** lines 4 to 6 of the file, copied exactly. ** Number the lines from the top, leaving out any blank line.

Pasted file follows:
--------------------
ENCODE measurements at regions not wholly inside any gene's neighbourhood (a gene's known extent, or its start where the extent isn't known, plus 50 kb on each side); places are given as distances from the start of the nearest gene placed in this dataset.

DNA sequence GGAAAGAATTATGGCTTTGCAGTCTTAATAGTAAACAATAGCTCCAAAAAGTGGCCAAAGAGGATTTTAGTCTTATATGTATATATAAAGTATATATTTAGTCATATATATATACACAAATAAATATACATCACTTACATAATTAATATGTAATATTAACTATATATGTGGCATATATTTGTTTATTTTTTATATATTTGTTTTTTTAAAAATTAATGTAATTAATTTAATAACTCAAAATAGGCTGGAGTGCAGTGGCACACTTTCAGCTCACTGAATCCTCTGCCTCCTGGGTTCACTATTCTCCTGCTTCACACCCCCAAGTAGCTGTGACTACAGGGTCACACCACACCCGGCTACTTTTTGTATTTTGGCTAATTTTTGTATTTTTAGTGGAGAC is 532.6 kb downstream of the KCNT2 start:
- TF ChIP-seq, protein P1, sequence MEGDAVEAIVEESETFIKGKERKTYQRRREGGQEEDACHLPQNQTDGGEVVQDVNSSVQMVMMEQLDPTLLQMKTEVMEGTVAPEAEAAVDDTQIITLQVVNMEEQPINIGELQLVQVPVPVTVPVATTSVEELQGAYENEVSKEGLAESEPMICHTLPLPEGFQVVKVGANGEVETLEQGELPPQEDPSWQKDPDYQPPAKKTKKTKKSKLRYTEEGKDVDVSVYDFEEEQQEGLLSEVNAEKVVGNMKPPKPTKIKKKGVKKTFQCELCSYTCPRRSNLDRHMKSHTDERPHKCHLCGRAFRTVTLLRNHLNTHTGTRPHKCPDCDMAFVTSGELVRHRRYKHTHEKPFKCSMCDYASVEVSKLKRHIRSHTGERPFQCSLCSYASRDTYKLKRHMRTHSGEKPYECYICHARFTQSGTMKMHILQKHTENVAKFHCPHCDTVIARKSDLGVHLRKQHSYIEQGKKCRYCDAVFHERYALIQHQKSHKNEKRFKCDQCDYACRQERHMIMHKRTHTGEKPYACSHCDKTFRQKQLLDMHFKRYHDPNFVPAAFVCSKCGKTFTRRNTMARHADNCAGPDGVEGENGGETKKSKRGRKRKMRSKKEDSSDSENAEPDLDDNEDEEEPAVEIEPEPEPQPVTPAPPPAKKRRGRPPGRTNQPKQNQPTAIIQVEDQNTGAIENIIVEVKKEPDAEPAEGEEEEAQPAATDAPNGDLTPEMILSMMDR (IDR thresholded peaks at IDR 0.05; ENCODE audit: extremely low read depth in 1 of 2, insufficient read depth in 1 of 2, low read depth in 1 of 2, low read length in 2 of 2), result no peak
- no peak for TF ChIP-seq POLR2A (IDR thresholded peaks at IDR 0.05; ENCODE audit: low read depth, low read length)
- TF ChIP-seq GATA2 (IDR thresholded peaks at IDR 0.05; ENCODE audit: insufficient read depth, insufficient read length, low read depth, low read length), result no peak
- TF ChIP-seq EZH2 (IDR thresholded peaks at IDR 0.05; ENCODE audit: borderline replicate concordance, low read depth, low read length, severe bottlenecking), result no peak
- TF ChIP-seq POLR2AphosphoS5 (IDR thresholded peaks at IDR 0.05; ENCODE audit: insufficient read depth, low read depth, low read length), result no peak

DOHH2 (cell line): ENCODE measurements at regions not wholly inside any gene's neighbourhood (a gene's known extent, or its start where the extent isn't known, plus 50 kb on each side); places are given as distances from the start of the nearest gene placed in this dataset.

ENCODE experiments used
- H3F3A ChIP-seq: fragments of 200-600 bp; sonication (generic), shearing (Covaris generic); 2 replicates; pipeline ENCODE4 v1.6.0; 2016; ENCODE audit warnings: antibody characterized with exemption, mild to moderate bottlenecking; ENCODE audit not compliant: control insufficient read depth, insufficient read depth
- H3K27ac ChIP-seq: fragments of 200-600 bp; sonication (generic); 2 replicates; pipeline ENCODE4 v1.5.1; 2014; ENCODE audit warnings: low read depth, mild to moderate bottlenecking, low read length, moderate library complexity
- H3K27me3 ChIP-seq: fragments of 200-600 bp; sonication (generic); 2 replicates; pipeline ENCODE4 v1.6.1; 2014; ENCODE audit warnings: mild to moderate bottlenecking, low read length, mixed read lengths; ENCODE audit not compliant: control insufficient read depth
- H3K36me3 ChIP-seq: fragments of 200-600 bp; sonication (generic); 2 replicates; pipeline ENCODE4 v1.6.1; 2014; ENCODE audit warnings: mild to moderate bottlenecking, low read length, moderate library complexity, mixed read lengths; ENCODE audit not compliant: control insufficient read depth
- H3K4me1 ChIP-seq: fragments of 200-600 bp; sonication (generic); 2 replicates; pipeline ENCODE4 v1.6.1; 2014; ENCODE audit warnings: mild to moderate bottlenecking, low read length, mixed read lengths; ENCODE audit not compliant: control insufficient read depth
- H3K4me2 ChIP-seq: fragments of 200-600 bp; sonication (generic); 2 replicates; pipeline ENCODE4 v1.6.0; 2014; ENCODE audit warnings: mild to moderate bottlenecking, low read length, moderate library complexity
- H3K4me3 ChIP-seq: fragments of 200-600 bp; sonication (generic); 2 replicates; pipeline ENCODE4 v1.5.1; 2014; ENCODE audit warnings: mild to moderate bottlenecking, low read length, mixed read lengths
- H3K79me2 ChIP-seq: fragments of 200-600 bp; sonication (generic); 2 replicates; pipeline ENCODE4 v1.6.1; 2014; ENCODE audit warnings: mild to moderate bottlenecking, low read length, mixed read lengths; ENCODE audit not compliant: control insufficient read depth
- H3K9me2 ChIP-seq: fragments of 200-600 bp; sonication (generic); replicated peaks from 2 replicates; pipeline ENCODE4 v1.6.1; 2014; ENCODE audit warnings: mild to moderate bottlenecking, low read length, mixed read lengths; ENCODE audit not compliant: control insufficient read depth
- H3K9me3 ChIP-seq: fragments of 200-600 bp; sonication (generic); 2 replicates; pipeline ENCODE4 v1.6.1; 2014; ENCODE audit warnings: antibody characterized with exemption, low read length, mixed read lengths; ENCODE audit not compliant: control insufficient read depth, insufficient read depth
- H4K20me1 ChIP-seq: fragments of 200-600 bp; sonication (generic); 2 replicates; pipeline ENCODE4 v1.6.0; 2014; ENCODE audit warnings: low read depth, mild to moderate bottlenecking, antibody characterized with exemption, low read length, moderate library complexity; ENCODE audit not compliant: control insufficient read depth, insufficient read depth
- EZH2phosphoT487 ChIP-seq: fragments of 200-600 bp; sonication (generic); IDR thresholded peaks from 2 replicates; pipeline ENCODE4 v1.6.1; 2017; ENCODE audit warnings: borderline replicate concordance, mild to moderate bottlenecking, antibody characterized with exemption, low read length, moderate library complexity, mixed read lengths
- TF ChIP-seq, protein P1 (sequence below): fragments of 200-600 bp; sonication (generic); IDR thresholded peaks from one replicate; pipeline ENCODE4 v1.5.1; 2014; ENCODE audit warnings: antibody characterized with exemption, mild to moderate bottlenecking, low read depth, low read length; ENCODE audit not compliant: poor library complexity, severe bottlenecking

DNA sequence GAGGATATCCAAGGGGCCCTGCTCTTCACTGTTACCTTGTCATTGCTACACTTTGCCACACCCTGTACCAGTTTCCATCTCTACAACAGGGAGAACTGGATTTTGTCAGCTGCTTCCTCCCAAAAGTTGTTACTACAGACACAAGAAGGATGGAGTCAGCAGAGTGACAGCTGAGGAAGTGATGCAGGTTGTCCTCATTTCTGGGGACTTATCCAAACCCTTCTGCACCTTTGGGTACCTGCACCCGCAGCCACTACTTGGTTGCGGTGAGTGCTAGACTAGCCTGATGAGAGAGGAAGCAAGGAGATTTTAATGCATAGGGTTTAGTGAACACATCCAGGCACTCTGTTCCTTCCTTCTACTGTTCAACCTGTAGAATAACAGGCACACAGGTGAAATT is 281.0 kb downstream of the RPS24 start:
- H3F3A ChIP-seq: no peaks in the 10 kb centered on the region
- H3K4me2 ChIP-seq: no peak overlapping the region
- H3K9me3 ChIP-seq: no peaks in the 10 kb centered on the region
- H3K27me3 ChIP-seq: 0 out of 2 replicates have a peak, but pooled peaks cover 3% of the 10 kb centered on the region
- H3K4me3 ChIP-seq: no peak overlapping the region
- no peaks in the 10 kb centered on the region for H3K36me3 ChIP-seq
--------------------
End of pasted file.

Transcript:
- no peak for TF ChIP-seq POLR2A (IDR thresholded peaks at IDR 0.05; ENCODE audit: low read depth, low read length)
- TF ChIP-seq GATA2 (IDR thresholded peaks at IDR 0.05; ENCODE audit: insufficient read depth, insufficient read length, low read depth, low read length), result no peak
- TF ChIP-seq EZH2 (IDR thresholded peaks at IDR 0.05; ENCODE audit: borderline replicate concordance, low read depth, low read length, severe bottlenecking), result no peak